Behavioral variant frontotemporal dementia

Case contributed by Dr Thomas Rego


Past history of schizoaffective disorder, admitted to the psychiatric ward with suspicion of relapse of psychosis. Apathy, amotivation, poor self-care and changed eating habits noted as well as frontal release signs on neurological examination.

Patient Data

Age: 60 years
Gender: Male

Background of mild small vessel disease and there is a moderate degree of generalized atrophy, with prominence of CSF in subarachnoid space noted in the left fronto-parietal and temporal lobe.

Nuclear medicine


SPECT studies of the brain show severe hypoperfusion of the mesial cortex of both frontal lobes as well as left lateral frontal lobe cortex. Perfusion elsewhere in the cortex appears normal, in particular perfusion of the precuneus is normal. Perfusion of the basal ganglia, brainstem and cerebellum is normal. The findings are highly suspicious of the frontal ( behavioral ) variant or frontotemporal dementia.
Nuclear medicine


There is moderate to severe hypometabolism affecting large regions of bilateral frontal lobes, worse on the left, especially along its mesial aspects and along the left lateral sulcus. There is also moderate left parietotemporal hypometabolism. No significant hypometabolism of the posterior cingulate gyrus, precuneus, occipital lobes, basal ganglia or thalamus.

In summary, moderate to severe bilateral frontal lobe hypometabolism is compatible with frontotemporal dementia. Features are not those of Lewy body dementia or Alzheimer disease.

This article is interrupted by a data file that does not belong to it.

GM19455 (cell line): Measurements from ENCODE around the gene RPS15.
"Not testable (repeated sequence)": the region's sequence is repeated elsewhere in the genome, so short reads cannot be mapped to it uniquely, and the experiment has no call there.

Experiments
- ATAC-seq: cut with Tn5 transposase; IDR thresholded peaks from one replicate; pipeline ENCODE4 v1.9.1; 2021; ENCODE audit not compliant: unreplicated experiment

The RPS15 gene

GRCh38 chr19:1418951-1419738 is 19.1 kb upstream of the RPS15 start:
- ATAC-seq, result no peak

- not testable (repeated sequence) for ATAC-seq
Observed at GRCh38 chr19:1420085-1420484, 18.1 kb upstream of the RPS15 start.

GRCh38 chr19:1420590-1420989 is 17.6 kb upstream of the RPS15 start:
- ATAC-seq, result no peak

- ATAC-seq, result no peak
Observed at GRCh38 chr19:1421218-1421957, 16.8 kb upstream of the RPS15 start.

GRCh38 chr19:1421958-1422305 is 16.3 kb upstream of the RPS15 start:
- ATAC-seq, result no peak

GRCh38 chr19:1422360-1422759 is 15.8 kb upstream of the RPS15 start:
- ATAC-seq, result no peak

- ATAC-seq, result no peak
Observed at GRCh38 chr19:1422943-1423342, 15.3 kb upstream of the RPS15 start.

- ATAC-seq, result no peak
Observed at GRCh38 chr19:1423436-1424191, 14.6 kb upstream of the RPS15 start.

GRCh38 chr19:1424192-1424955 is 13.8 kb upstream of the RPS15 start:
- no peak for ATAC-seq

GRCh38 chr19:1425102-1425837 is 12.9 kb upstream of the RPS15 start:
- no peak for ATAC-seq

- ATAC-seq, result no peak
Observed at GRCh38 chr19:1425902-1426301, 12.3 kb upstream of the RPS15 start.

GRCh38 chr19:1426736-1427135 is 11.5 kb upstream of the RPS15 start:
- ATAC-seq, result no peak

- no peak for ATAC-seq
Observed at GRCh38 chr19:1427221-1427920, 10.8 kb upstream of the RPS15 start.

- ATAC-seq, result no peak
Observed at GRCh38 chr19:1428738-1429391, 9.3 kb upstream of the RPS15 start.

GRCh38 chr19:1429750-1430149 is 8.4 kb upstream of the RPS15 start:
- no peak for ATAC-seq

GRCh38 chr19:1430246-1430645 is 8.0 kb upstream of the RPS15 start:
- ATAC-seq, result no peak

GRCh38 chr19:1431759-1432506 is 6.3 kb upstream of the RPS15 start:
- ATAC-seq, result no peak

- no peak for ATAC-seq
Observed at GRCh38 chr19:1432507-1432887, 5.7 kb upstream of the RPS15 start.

Case Discussion

This 60-year-old single male from home alone presented to psychiatric ward with presumed relapse of chronic psychotic illness. Pronounced apathy, amotivation, decreased self-care and changed eating habits. Absence of positive psychotic symptoms or thought disorder other than poverty of thought. Similar past presentation ten years prior which had rapidly developed to mutism and no oral intake; treated with ECT. Detailed history revealed that the recent presentation was different with altered eating habits (eating inappropriate foods such as large quantities of sweet foods as a meal) rather than reduced oral intake. Neurological examination revealed extra-pyramidal rigidity in keeping with antipsychotic medication and frontal release signs (positive glabellar tap, palmomental and grasp reflexes).

MRI brain scan completed which showed marked atrophy of frontal and parietal lobes, particularly on the left. Subsequent SPECT and FDG-PET revealed marked hypoperfusion of frontal and temporal lobes, consistent with bvFTD.

This patient met criteria for "probable bvFTD" as per the international consensus criteria on behavioral variant fronto-temporal dementia.

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Case information

rID: 62431
Published: 17th Aug 2018
Last edited: 14th Aug 2019
Inclusion in quiz mode: Included

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